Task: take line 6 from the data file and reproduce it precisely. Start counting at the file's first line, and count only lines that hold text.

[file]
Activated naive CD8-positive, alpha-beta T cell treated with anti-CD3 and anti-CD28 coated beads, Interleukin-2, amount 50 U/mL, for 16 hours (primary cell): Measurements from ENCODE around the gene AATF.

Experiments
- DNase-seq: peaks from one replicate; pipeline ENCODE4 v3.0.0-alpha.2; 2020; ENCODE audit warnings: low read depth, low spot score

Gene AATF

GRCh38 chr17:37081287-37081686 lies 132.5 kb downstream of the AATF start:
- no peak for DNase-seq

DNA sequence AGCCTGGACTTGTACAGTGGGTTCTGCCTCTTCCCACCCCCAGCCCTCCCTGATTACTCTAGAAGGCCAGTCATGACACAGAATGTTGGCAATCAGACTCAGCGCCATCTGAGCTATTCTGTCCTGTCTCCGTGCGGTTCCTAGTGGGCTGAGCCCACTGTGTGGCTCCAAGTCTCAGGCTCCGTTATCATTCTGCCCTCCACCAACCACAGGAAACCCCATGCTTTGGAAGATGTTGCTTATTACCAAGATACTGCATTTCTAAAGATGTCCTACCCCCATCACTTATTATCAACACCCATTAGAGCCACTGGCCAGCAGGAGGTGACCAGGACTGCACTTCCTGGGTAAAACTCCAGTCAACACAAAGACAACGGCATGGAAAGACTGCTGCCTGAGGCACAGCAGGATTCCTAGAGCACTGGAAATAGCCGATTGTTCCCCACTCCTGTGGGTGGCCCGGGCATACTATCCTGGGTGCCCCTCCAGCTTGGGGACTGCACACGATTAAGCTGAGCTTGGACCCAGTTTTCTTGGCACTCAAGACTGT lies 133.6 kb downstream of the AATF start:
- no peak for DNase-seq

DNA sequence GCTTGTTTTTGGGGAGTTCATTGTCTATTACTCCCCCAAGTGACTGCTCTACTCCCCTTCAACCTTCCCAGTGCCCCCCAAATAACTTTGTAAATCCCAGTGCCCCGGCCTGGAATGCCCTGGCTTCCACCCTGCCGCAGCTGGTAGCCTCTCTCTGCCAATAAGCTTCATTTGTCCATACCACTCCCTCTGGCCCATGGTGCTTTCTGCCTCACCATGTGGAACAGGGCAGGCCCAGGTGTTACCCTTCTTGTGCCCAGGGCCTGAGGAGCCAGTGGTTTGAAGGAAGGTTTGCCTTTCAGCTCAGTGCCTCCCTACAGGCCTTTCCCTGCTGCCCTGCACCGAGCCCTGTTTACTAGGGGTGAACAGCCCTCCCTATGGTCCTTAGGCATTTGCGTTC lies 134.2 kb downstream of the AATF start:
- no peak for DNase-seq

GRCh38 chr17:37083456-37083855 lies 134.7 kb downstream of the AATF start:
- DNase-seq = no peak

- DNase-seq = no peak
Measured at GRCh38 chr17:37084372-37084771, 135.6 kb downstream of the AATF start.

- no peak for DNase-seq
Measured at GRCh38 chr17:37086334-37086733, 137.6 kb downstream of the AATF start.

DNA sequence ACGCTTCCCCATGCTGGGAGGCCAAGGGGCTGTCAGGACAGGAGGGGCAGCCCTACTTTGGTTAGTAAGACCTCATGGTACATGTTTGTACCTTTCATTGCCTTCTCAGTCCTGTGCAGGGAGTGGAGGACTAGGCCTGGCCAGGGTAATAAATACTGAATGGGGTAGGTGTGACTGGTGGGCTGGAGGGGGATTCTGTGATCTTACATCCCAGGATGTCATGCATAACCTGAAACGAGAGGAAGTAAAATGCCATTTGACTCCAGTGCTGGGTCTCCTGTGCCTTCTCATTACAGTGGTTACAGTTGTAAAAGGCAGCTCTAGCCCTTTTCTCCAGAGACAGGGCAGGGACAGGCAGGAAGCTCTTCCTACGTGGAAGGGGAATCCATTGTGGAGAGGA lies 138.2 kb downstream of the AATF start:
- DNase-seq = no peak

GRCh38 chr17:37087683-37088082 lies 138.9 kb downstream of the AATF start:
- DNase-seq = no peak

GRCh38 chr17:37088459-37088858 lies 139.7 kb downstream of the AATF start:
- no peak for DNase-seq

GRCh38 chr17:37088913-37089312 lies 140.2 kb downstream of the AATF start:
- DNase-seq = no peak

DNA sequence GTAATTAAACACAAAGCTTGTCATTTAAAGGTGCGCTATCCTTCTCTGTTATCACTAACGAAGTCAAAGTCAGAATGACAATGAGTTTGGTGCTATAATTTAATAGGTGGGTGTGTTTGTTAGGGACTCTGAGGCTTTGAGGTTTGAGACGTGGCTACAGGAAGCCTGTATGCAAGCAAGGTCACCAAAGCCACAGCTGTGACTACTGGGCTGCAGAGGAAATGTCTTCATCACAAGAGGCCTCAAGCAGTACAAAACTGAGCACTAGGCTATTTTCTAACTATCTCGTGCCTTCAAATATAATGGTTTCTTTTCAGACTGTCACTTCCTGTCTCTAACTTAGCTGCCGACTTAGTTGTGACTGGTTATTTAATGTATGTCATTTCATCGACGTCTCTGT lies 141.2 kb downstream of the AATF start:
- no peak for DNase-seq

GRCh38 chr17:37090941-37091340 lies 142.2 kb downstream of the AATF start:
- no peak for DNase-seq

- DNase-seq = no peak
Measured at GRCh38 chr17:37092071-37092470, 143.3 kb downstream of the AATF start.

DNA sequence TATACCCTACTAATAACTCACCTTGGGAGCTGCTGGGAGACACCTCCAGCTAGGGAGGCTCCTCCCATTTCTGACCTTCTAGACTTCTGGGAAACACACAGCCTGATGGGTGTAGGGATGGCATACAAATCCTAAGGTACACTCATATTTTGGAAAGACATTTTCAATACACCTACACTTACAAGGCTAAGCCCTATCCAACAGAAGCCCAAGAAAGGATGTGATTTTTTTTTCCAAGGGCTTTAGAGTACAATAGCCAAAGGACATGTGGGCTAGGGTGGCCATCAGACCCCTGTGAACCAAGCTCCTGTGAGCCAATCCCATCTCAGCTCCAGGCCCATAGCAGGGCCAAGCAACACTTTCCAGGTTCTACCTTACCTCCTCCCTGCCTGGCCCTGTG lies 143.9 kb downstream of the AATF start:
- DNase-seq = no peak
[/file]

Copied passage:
- no peak for DNase-seq